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Trade Deficit Hit Highest Point Since 2008 Last Year

Feb. 9, 2021
Despite a slight dip in December, 2020 was a boom year for the U.S. trade deficit.

The deficit between U.S. exports and imports hit a 12-year-high in 2020 as the COVID-19 pandemic hammered supply chains around the world. Full-year results for 2020 showed a deficit of $678.7 billion, 17.7% more than 2019 and the highest full year deficit since 2008.

That’s despite a slight dip in the monthly deficit in December, which saw a trade deficit of $66.6 billion, down $2.4 billion from November’s $69.0 billion. Pending revisions to the December figures, November had the highest single-month trade deficit of the year, but December’s three-month moving average, $66.5 billion, was the highest deficit period of the year.

Monthly Results

The United States exported $190 billion in goods in December, $6.2 billion more than in November, and December imports increased by $2.8 billion to $256.6 billion. The goods deficit specifically dropped $2.8 billion to $84.2 billion while the services deficit fell by less than half a billion dollars.

Exports of industrial supplies and materials in December rose by $1.8 billion, including crude oil, which increased by $1.3 billion alone. Capital goods exports rose $1.1 billion, and exports of automotive vehicles and parts rose by $900 million.

Imports of those same goods rose at a higher rate in December, though: industrial supplies imports rose by $2.7 billion, with finished metal shapes accounting for $1.2 billion of the increase. Automotive imports rose $2 billion, including $1.6 billion in passenger car imports. Imports of consumer goods like cell phones, pharmaceutical preparations fell $1.9 billion.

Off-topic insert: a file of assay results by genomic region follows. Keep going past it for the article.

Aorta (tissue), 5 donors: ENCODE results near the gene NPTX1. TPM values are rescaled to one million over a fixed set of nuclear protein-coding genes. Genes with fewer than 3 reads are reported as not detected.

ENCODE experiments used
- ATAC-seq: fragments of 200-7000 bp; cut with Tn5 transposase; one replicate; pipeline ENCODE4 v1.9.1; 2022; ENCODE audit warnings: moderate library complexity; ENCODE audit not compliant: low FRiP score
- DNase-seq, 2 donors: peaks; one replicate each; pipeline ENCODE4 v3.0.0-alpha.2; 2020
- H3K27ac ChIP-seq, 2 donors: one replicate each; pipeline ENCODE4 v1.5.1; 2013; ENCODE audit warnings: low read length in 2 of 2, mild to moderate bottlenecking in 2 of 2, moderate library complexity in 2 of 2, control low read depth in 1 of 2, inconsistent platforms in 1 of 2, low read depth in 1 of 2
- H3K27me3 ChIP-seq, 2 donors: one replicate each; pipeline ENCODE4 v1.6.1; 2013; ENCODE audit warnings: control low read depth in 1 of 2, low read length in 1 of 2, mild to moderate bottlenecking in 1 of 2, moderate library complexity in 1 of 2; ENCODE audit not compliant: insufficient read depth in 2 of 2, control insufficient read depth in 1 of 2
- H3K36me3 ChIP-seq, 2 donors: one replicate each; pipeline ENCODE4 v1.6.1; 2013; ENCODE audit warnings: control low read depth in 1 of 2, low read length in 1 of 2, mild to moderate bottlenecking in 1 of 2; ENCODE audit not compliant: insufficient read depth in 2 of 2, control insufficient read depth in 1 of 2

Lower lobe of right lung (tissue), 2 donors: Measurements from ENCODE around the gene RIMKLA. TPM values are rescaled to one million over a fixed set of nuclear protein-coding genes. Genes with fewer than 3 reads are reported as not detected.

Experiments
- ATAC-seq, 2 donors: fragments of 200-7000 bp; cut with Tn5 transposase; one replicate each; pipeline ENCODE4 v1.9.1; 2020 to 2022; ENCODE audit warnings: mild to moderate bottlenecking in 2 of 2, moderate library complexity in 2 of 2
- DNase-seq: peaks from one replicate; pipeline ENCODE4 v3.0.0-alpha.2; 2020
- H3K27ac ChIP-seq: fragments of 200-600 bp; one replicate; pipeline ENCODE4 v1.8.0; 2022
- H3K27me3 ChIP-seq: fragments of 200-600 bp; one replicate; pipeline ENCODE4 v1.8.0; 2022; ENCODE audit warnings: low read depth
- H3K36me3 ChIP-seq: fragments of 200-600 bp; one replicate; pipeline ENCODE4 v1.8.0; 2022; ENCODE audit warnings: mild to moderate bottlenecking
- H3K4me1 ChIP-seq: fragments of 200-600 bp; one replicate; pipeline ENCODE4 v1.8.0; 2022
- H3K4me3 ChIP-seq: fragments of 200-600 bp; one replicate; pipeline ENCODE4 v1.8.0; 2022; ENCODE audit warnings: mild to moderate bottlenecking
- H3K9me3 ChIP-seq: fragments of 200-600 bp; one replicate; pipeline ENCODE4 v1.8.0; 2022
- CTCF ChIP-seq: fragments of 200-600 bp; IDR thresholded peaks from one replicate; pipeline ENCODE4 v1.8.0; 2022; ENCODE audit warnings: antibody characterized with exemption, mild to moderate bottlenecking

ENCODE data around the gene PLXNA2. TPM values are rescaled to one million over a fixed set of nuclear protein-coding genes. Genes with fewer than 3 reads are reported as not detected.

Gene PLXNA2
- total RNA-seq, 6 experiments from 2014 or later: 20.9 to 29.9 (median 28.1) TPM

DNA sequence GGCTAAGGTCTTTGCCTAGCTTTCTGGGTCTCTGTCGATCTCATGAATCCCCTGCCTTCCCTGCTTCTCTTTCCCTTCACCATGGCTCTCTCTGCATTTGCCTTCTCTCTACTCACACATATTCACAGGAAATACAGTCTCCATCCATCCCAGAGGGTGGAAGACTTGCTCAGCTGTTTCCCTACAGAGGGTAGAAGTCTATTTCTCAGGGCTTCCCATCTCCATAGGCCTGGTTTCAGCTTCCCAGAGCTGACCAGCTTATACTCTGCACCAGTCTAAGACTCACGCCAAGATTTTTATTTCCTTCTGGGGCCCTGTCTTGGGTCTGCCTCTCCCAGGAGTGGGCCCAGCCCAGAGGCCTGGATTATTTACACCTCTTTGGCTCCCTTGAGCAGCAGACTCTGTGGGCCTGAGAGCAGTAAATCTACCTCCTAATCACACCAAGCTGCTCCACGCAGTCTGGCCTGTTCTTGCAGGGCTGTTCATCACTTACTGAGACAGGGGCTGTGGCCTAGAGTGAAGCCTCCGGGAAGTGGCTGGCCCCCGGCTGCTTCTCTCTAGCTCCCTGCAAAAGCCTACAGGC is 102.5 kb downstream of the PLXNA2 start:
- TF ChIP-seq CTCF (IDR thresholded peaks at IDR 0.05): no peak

Annual Results

Exports and imports both fell last year. The U.S. exported $2.1 trillion last year, down almost $396.4 billion compared to 2019; during the same period, they imported $2.8 trillion in goods and services, $294.5 billion less than in 2019.

Notable export losses included civilian aircraft and aircraft engines, consumer vehicles, and auto parts and engines. Exports of civilian aircraft fell $27.4 billion, and sales of engines for those aircraft decreased by $18.4 billion. Falling auto exports accounted for $35.3 billion in lost exports as the U.S. shipped out $13.3 billion less in automotive parts and accessories and $10.5 billion fewer in passenger cars.

Imports of goods to the U.S. fared better, but still fell. Auto imports fell $65.2 billion, including $33.4 billion less in imported passenger cars, $15.3 billion less in imported parts and accessories, and $10.8 billion less special purpose vehicles. Commercial airplane engine imports fell $11.1 billion and other airplane parts fell $6.7 billion. Imports of computers, however, actually grew by $11.5 billion.

The United States trade deficit with China remains its largest. In 2020, the U.S.-China trade deficit was $310.8 billion, although it fell $34.4 billion over the course of the year. Exports to China grew by $18.2 billion to $124.6 billion while imports fell $16.2 billion to $435.4 billion.

The U.S. also maintained trade deficits with the European Union ($183.4 billion), Mexico ($112.7 billion), Germany, Switzerland, Ireland, Japan, Malaysia, Taiwan, Italy, Thailand, South Korea, India, France, Canada, Indonesia, and Russia.

Notably, the U.S. deficit with Switzerland more than doubled, driven to $56.7 billion by $30.1 billion in new exports while imports increased by a mere $0.1 billion.

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